Abstract: Prophylactic immunization against human papillomaviruses (HPVs) aims preferentially at the generation of antibodies, which are directed against the virus capsid proteins. DNA-free virus-like particles or their pentameric subunits, the capsomeres represent suitable antigens. Here we investigated if anti-HPV16 L1 specific antibodies and U-specific CTL induced by intranasal immunization with capsomeres in sera and vaginal washings of C57B16 mice can be enhanced by co-application of the non-toxic cholera toxin adjuvants CTA1-D2D1 or CTB. We found that CTA1-D2D1 elevated L1-specific serum IgG antibodies in a dose-dependent manner and both CTA1-D2D1 and CTB significantly increased L1-specific IgA antibody levels in the vaginal lumen. Furthermore, CTA1-D2D I and CTB enhanced L1-specific CTL responses. (c) 2005 Elsevier Ltd. All rights reserved
    Type of Publication: Journal article published
    PubMed ID: 16455165
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  • 3
    Keywords: CELLS ; EXPRESSION ; IN-VITRO ; CELL ; Germany ; human ; IN-VIVO ; VITRO ; VIVO ; DISEASE ; DISEASES ; PROTEIN ; MOLECULES ; MICE ; ACTIVATION ; LIGAND ; RESPONSES ; DNA ; MARKER ; INDUCTION ; ANTIGEN ; DENDRITIC CELLS ; T-CELLS ; papillomavirus ; MOLECULE ; BONE-MARROW ; MATURATION ; MOUSE ; LESIONS ; HUMANS ; MARKERS ; human papillomavirus ; TYPE-16 ; VACCINES ; PARAMETERS ; HUMAN-PAPILLOMAVIRUS ; MHC CLASS-I ; ONCOPROTEIN ; VACCINE ; vaccination ; T lymphocyte ; FLUORESCENCE ; ANTITUMOR IMMUNITY ; TYPE-2 ; chemokine ; CTL ; TOLL-LIKE RECEPTORS ; CYTOKINE ; ELISA ; RE ; PATTERN ; INCREASE ; TRANSFECTION ; mRNA ; CD40 LIGAND ; methods ; dendritic cell ; pharmacology ; BONE ; ENGLAND ; comparison ; vehicle ; VEHICLES ; MARROW ; CYTOTOXIC ACTIVITY ; CD86 ; CTL RESPONSE ; SOLUBLE CD40 LIGAND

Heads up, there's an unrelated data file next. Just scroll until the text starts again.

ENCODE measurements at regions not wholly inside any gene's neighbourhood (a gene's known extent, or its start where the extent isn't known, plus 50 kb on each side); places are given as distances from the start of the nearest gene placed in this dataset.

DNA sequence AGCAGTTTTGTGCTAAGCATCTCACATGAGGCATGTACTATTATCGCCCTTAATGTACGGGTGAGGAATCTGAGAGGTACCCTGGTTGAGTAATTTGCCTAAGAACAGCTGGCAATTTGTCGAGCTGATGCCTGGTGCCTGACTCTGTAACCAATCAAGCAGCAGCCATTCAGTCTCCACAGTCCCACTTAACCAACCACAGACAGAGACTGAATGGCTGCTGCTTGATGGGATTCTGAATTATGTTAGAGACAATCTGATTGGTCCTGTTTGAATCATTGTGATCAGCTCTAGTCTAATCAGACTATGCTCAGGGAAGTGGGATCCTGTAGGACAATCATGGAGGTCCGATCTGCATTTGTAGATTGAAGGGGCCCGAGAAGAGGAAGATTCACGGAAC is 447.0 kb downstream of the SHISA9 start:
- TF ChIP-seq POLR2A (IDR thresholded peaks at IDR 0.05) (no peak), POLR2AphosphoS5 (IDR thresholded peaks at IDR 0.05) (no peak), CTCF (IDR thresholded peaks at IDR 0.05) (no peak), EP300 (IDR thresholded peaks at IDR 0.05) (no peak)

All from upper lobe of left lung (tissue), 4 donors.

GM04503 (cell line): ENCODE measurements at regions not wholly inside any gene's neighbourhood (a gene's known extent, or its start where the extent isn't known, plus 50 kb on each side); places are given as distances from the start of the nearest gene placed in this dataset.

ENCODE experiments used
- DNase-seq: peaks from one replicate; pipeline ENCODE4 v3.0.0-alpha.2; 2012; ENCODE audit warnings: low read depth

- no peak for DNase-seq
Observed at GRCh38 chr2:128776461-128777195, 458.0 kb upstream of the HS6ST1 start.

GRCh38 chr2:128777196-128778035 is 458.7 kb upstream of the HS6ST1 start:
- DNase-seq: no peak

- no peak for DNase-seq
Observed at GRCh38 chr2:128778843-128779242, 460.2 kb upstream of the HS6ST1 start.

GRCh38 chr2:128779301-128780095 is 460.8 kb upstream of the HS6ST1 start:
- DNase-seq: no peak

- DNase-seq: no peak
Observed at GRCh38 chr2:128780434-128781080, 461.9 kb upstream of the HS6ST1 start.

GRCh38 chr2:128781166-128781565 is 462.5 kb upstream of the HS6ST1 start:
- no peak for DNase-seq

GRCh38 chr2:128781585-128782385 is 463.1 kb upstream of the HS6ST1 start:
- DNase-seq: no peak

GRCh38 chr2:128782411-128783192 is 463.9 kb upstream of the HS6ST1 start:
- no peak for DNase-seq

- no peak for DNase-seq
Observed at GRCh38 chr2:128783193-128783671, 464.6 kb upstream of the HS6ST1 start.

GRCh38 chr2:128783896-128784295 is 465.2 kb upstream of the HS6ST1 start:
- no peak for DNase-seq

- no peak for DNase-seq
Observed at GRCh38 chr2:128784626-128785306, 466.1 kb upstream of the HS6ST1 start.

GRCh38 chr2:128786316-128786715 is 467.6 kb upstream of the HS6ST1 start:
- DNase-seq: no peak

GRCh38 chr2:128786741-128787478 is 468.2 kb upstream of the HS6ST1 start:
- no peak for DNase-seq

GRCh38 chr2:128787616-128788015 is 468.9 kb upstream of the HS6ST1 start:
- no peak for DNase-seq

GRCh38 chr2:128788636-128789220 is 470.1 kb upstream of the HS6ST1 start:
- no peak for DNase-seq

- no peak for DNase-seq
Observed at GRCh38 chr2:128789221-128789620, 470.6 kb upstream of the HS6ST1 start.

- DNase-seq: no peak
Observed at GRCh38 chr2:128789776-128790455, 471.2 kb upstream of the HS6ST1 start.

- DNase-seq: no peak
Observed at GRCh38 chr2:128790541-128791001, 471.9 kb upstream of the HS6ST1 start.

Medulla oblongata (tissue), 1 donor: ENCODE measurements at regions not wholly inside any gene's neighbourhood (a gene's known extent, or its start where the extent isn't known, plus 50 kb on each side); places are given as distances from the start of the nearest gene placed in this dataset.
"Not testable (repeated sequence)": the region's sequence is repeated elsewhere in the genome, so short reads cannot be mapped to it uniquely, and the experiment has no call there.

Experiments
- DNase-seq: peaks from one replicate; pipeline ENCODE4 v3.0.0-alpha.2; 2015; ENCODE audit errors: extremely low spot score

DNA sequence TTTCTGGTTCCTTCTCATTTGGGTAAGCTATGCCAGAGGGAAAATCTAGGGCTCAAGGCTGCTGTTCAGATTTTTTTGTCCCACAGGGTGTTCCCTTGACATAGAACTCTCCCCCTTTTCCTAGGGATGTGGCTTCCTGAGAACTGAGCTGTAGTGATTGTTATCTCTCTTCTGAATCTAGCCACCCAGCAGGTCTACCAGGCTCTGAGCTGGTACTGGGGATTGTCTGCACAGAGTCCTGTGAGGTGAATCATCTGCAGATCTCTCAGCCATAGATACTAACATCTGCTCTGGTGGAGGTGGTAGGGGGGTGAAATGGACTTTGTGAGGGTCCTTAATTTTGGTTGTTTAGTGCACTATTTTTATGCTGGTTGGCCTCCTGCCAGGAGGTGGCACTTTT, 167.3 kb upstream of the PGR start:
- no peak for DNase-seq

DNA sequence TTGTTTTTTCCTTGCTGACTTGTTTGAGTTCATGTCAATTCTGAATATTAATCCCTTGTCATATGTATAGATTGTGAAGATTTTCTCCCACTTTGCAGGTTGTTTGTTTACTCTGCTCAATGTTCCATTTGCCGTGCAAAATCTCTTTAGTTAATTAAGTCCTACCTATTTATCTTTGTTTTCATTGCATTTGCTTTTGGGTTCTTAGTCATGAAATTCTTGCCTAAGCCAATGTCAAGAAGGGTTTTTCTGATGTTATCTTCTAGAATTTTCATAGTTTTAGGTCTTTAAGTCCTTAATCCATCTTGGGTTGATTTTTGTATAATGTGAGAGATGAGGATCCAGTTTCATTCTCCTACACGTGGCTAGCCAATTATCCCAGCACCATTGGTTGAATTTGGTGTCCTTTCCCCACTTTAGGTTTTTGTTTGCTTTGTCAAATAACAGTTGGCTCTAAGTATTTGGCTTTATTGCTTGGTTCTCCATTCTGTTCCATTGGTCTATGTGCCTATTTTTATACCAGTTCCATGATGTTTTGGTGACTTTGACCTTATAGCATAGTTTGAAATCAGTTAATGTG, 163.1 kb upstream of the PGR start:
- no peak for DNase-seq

Abstract: Background: Dendritic cells (DCs) mediate the generation of strong cytotoxic T-lymphocyte (CTL) responses by functioning in antigen presentation and exerting adjuvant properties. We compared several activation markers and parameters of biological activity of DNA- and mRNA-transfected DCs in vitro and in vivo. Methods: CpG-matured, bone marrow derived C57BL/6 mouse DCs were electroporated either with enhanced green fluorescence protein (EGFP) or human papillomavirus type 16 (HPV16) E7 expression plasmids or in vitro transcribed mRNAs encoding for the codon-optimized E7 or a shuffled version thereof. Activation marker expression and antigen presentation was analysed by fluorescence-activated cell sorting. The migratory behaviour of transfected DCs were investigated by in vitro chemotaxis experiments and cytokine expression by ELISA. CTL-priming capacity of transfected DCs were determined by vaccination of mice. Results: mRNA transfection produced a two- to fourfold increase of the activation markers CD40, CD80, CD86 and MHC I and MHC 11 molecules. Predominately antigenexpressing DCs migrated after mRNA transfection. Furthermore, mRNA-transfected DCs were capable of inducing a chemokine gradient. After maturation, electroporation and activation with soluble CD40 ligand and interferon-y, DCs displayed a T-helper cell type 2 cytokine expression pattern. Nevertheless, E7-transfected DCs were able to prime E7-specific CTL responses in vivo. The highest E7-specific CTL frequencies were found in mice immunized with mRNA-transfected DCs. The in vitro expanded CTLs exerted functional E7-specific cytotoxic activity. Conclusions: Genetically modified DCs are suitable vehicles for the induction of U-specific CTL responses in mice and hence could help to eradicate HPV-associated lesions in humans